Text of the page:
Face-on spiral galaxy Messier 74 Versión en español
We present a very deep optical image of galaxy Messier 74, at a distance of some 30 million light-years in Pisces, acquired with the 1.23 metre Zeiss telescope of Calar Alto Observatory. This impressive photograph, belonging to the Documentary Photo Gallery of Calar Alto, reflects all the characteristic traits of great design spiral galaxies.
Messier 74 appears in this image as the perfect archetype of a great design, face-on spiral galaxy, composed by a bright central bulge surrounded by fainter, diffuse spiral arms. Spiral galaxies have flat shapes similar to dishes, what causes a varying appearance depending on their inclination with respect to our line of sight. Therefore, when we look at an edge-on spiral galaxy, the central bulge out stands spheroidal in shape, while the spiral arms apparently display a “line” design. An archetype of edge-on spiral galaxy is NGC 891. An excellent example of spiral galaxy seen under an intermediate angle can be seen in NGC 7331.
The study of all known spiral galaxies has shown that stars at the outer parts of these systems orbit around the centre faster than predicted by physical laws, if we take into account only the mass of stars and gas, just as if there were more matter than deduced “weighting” the luminous objects seen in these island-universes. This unobserved matter, with so clear gravitational effects, is what astronomers called “dark matter”, an exotic and unknown kind of substance that does not emit light, and that constitutes one of the most intriguing challenges for modern astronomy.
Face-on spiral galaxies like M 74 are of high interest to researchers, as they let us look into them in high detail. Such overhead images are of interest to know how the population and behaviour of stars changes along the radial distance from the centre. As this picture clearly shows, the outer parts are bluer than the inner parts, revealing that, on average, the stars near the centre are older than the ones in the spiral arms, full of young stars produced by the still active processes of star formation. It is here, in the spiral arms, where one should expect a higher frequency of some specific types of supernovae, specifically those that mark the catastrophic end for massive, quick-living stars (such stars time ago disappeared in the aged centre of spiral galaxies). Indeed two such supernovae have been found in the spiral arms of this galaxy, in 2002 and 2003, respectively (supernova 2002ap was a peculiar Ib/c explosion, while supernova 2003gd was a type II event). Their light was useful to better calibrate the supernova-based measurement of distances, by comparing their implications with the results yielded by other methods based on classical variable stars.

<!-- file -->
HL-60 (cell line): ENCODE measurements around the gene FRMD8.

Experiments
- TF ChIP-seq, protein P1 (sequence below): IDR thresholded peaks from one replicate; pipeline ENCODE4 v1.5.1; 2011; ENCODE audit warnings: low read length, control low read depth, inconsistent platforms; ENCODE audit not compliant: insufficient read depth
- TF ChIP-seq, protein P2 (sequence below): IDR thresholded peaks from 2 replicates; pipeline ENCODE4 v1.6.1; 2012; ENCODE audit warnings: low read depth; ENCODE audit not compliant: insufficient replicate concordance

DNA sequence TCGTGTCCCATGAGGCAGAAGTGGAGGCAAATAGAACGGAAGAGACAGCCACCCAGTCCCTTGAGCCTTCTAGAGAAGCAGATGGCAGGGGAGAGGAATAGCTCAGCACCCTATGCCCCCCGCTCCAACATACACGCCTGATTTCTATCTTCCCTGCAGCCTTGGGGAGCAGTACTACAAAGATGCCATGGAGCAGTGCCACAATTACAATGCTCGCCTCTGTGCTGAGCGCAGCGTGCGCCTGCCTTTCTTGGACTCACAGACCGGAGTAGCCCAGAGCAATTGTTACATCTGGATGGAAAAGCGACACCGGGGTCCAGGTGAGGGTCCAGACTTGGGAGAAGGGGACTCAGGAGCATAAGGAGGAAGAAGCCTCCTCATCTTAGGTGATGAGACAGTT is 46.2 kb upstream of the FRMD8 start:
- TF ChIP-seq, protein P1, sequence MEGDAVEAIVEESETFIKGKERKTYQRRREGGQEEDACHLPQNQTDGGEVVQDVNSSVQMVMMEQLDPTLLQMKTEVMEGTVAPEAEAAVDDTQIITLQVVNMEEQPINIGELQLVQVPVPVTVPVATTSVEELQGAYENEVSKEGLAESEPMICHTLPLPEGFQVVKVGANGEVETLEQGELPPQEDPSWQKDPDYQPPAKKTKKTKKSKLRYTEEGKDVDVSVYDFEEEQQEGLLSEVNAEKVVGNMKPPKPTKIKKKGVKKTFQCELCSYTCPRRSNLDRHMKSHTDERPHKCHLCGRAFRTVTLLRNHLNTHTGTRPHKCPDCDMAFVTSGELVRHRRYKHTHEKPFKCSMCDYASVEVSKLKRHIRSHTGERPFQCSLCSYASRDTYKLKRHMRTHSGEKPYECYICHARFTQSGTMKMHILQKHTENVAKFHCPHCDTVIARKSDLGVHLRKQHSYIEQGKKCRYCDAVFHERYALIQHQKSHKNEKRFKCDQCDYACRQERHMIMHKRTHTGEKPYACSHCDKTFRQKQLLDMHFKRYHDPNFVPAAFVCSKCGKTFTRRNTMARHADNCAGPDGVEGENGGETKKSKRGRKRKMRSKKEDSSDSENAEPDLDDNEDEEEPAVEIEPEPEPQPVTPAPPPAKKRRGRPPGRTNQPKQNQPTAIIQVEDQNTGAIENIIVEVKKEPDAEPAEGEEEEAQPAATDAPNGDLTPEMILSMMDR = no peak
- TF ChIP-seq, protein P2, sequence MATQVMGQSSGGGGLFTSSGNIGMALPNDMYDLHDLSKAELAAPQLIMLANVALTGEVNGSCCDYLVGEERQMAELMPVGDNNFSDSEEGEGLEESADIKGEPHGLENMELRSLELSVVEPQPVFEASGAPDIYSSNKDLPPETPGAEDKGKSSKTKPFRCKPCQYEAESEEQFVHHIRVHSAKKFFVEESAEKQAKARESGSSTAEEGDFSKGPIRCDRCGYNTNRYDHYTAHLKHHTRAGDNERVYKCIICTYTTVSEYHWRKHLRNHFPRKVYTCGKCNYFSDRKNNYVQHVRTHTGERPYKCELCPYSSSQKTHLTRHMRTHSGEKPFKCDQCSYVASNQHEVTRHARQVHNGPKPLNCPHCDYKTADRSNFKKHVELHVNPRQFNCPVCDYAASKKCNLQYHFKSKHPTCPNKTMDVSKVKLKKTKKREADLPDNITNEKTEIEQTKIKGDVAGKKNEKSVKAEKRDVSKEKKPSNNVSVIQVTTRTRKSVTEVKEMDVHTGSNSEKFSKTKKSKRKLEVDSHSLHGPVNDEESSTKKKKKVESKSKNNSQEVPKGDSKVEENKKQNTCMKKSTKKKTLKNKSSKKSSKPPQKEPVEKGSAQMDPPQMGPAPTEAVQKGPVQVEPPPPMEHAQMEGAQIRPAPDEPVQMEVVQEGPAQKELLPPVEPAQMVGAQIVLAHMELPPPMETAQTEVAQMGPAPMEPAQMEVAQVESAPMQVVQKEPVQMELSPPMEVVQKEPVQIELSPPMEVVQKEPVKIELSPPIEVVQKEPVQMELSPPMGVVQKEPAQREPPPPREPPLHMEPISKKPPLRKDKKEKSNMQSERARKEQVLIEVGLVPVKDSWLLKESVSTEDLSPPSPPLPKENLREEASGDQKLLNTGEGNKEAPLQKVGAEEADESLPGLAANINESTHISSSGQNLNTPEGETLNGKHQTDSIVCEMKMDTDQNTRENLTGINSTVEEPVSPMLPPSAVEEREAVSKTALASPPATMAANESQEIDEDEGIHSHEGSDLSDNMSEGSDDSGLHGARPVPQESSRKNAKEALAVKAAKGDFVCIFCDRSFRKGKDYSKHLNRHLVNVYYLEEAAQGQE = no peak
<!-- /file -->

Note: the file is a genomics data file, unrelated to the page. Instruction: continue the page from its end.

The image that we release belongs to the Documentary Photo Gallery of Calar Alto. It has been acquired completely with the Zeiss 1.23 metre telescope of Calar Alto Observatory, used in official time of Descubre Foundation, together with the Documentary School of Astrophotograpy (DSA), in collaboration with the Astronomical Observatory of the University of València (OAUV).
C olour balancing of the image has been done in the same way as in the NGC 7331 image. By taking as white reference the whole light coming from the main galaxy, we can maximize the representation of colour hues in the scene. Such colour representation is not of universal validity, but relative to the specific chromatic content of this scene, but this approach allows distinguishing the different stellar populations inside the galaxy, from the younger and hot bluish stars in the outer regions, to the older and colder reddish ones at the central areas.
The image accumulates a total exposure time of 19 hours through Johnson B, V and R filters, as well as in H-alpha emission light. Photographing this galaxy in H-alpha light reveals a rich and complex spiral structure traced by clouds composed by ionised hydrogen, denoting the presence of intense stellar formation activity inside these areas. At the same time, the long integration time, linked to good seeing conditions, reveal aspects seldom displayed in such small portions of the sky. Not only the frame is overflowed by the spiral arms, but we can see in the background the redshifted light of the very distant —in time and space— galaxies that populated the universe several billion years ago.
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Image credits: Descubre Foundation / Calar Alto / DSA / OAUV,Vicent Peris (OAUV), José Luis Lamadrid (CEFCA), Jack Harvey (SSRO), Steve Mazlin (SSRO), Ivette Rodríguez, Oriol Lehmkuhl, Juan Conejero (PixInsight).
Image of the spiral galaxy M74. Image scale: 0.5”/pixel. The image spans 15 arcminutes on the sky (half the apparent diametre of the full Moon). North is up, East is left.
Monochromatic image in H-alpha band of the spiral galaxy M74. Image scale: 1”/pixel. The galaxy covers some 10 arcminutes on the sky. North is up, East is left.
Text: David Galadí-Enríquez